Robust Wireless Communications with Applications to Reconfigurable Intelligent Surfaces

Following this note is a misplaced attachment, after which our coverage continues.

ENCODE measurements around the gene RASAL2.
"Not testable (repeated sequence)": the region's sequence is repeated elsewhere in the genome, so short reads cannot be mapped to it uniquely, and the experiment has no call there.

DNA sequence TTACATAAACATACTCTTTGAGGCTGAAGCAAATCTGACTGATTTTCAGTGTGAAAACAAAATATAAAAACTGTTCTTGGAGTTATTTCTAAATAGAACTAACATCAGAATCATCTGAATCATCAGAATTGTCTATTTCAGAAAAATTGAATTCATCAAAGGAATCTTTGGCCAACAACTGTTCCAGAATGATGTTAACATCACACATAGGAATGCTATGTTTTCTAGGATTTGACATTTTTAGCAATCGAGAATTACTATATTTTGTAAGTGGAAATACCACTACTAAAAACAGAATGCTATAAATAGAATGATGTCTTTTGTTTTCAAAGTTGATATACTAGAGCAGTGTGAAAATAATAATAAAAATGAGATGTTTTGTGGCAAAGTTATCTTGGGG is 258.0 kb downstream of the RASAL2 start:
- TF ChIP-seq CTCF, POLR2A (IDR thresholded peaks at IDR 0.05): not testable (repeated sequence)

The concepts of a digital twin and extended reality have recently emerged, which require a massive amount of sensor data to be transmitted with low latency and high reliability. For low-latency communications, joint source-channel coding (JSCC) is an attractive method for error correction coding and compared to highly complex digital systems that are currently in use. I propose the use of complex-valued and quaternionic neural networks (QNN) to decode JSCC codes, where the complex-valued neural networks show a significant improvement over real-valued networks and the QNNs have an exceptionally high performance. Furthermore, I propose mapping encoded JSCC code words to the baseband of the frequency domain in order to enable time/frequency synchronization as well as to mitigate fading using robust estimation theory. Additionally, I perform robust statistical signal processing on the high-dimensional JSCC code showing significant noise immunity with drastic performance improvements at low signal-to-noise ratio (SNR) levels. The performance of the proposed JSCC codes is within 5 dB of the optimal performance theoretically achievable and outperforms the maximum likelihood decoder at low SNR while exhibiting the smallest possible latency. I designed a Bayesian minimum mean square error estimator for decoding high-dimensional JSCC codes achieving 99.96% accuracy. With the recent introduction of electromagnetic reconfigurable intelligent surfaces (RIS), a paradigm shift is currently taking place in the world of wireless communications. These new technologies have enabled the inclusion of the wireless channel as part of the optimization process. In order to decode polarization-space modulated RIS reflections, robust polarization state decoders are proposed using the Weiszfeld algorithm and an generalized Huber M-estimator. Additionally, QNNs are trained and evaluated for the recovery of the polarization state. Furthermore, I propose a novel 64-ary signal constellation based on scaled and shifted Eisenstein integers and generated using media-based modulation with a RIS. The waveform is received using an antenna array and decoded with complex-valued convolutional neural networks. I employ the circular cross-correlation function and a-priori knowledge of the phase angle distribution of the constellation to blindly resolve phase offsets between the transmitter and the receiver without the need for pilots or reference signals. Furthermore, the channel attenuation is determined using statistical methods exploiting that the constellation has a particular distribution of magnitudes. After resolving the phase and magnitude ambiguities, the noise power of the channel can also be estimated. Finally, I tune an Sq-estimator to robustly decode the Eisenstein waveform.